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Thread started 21 Apr 2013 (Sunday) 11:05
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Question about using a polariser

178 posts
Likes: 1
Joined May 2012
Apr 21, 2013 11:05 |  #1

I generally get what a polariser does, however I still have a couple of things I'm not 100% sure about

-does at polariser cut out reflections (from artificial lighting) in windows at night, when the inside is bright and the outside is dark?

-If i turn 90 degrees from angle of the sun's direction, turn polariser to max polarisation, does:
(a) if I move to a different location or angle, do I need to readjust the polariser again, to get max polarisation? (I believe to answer is no?)
(b) As time progress and the sun moves, do I need to change turn the polariser again, to get max polarisation? (I believe to answer is yes?)

75 posts
Joined Apr 2013
Apr 21, 2013 11:46 |  #2

I believe that the answer is yes and yes. The simplest way to confirm this is to use your LCD monitor as the light source. Pointing your camera directly at the LCD monitor, turn the polarizer till the screen goes black. Now change the angle of the camera while pointing to the LCD. You will note that you will have to turn the polarizer to block out the light again. The same principle would hold out in the open.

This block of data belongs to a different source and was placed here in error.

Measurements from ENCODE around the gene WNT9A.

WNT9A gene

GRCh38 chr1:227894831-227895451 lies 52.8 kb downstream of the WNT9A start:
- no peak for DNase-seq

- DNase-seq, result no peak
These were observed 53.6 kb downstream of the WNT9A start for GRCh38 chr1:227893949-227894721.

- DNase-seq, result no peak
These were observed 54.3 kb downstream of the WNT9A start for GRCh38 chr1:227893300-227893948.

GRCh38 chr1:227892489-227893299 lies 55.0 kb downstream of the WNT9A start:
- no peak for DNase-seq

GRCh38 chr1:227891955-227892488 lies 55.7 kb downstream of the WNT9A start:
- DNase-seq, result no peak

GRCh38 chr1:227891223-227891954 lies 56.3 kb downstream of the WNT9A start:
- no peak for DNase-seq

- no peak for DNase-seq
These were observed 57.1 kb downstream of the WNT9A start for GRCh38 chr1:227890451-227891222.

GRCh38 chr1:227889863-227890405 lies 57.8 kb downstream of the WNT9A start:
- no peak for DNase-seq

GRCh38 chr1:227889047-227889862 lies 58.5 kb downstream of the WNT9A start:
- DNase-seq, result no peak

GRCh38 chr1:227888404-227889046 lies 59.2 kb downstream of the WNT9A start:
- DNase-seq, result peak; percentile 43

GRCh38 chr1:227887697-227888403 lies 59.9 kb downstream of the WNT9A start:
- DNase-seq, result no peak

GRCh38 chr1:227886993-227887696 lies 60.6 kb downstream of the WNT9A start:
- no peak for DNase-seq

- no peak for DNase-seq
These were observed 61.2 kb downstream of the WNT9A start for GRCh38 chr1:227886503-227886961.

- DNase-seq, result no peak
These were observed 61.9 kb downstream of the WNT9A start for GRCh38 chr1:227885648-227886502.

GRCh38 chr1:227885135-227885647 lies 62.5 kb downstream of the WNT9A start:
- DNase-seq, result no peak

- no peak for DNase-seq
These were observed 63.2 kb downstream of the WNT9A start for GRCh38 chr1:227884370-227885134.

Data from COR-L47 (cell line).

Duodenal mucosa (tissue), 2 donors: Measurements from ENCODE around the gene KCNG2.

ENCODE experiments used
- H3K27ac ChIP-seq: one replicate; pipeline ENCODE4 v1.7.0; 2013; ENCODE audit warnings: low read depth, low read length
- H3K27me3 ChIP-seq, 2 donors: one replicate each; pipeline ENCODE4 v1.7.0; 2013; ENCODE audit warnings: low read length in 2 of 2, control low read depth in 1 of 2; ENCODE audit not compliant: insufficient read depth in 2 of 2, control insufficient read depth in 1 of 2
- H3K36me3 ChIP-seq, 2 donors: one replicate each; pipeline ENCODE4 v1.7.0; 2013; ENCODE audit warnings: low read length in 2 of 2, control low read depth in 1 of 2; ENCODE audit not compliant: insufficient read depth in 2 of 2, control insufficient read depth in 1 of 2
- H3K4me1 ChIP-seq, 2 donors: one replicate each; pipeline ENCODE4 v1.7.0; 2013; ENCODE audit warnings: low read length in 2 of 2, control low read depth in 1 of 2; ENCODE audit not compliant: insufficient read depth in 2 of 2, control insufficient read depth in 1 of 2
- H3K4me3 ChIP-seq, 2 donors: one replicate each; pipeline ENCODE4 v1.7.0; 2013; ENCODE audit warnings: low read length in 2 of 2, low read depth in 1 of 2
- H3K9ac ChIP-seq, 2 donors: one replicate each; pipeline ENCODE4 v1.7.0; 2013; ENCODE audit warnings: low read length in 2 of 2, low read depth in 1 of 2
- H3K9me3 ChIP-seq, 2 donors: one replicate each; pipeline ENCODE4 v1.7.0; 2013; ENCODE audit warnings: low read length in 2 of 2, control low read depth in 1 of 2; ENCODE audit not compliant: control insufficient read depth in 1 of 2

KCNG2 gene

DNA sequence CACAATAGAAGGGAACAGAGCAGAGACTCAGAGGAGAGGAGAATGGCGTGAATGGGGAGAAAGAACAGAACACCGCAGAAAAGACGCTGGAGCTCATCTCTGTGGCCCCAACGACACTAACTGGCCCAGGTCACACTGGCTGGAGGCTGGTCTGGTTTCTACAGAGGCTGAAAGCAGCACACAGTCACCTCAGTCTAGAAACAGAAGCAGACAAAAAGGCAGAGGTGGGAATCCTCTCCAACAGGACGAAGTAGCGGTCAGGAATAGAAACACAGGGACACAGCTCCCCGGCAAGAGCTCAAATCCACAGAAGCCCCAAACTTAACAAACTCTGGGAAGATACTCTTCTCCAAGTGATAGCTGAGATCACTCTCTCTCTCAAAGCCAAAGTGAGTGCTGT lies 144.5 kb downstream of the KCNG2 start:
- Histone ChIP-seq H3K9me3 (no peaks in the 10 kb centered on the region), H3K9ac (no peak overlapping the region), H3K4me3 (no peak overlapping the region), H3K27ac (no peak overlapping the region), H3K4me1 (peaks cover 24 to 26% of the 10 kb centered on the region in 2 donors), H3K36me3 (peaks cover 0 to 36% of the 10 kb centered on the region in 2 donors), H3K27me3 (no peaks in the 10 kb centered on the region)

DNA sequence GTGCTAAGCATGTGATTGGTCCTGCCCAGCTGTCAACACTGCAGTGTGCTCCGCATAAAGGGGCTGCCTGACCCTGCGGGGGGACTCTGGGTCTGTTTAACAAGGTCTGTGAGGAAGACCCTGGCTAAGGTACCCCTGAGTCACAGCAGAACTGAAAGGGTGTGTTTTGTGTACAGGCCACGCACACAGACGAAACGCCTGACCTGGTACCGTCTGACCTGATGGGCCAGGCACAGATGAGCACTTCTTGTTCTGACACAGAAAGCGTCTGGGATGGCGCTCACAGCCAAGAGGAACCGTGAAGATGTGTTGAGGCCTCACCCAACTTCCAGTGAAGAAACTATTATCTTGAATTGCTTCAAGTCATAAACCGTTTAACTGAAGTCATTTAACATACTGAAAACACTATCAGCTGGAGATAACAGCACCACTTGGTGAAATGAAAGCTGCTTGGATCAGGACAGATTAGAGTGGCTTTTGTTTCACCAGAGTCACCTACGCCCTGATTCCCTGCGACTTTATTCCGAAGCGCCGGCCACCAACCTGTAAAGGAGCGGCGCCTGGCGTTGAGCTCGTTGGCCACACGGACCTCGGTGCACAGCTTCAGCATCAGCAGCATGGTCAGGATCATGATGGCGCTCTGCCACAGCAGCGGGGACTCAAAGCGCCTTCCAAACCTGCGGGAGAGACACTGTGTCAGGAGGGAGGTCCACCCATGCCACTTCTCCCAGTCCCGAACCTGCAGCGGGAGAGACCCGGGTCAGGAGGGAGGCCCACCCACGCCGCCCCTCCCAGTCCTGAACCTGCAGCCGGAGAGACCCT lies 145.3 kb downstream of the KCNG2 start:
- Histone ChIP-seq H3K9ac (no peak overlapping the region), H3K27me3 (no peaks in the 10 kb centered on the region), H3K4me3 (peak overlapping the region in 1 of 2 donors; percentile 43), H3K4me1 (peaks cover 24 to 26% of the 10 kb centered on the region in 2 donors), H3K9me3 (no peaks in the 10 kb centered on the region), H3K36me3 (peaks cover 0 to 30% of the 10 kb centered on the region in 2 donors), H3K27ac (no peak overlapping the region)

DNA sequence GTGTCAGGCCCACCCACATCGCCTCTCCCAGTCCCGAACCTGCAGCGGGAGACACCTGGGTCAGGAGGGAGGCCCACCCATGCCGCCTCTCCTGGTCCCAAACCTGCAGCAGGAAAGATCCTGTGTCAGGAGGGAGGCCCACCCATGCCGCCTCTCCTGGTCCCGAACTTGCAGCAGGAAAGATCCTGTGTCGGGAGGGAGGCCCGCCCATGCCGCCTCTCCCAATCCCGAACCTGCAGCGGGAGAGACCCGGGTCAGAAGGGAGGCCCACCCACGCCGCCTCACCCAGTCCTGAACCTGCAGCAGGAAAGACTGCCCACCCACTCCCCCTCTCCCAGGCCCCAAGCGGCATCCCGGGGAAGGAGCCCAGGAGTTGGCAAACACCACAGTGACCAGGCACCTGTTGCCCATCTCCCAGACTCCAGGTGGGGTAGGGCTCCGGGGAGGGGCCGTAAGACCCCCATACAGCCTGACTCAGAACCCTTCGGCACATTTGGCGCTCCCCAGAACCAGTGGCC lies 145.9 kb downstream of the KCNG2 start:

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Clockwork ­ Frog
46 posts
Joined Apr 2013
Location: Cyprus
Apr 21, 2013 13:16 as a reply to  @ pocketrounds's post |  #3

Yes and yes. Polarised light is angle specific so to achieve maximum reduction of reflections you will have to adjust your filter as your conditions change. You can see this yourself if you use a polariser on an ultra wide angle shot of a blue sky. The polarising effect will be greater on one side of the shot than on the other!

Some cameras. Some lenses.
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Joined Oct 2008
Location: Rapid City, SD
Apr 24, 2013 16:35 |  #4

In answer to your first question, a polarizer can reduce reflections, especially through glass or water, but it doesn't necessarily completely eliminate them. In the instance your talking where it's dark outside and lit inside, you're definitely going to still get reflections off a window whether you're using a polarizer or not.

I think you have the general concept, but to fully understand the impact of a polarizer, you'll really just need to start using one. In some situations, the effects will be minimal to non-existant. . .in other situations, the difference a polarizer makes will be quite remarkable.

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Question about using a polariser
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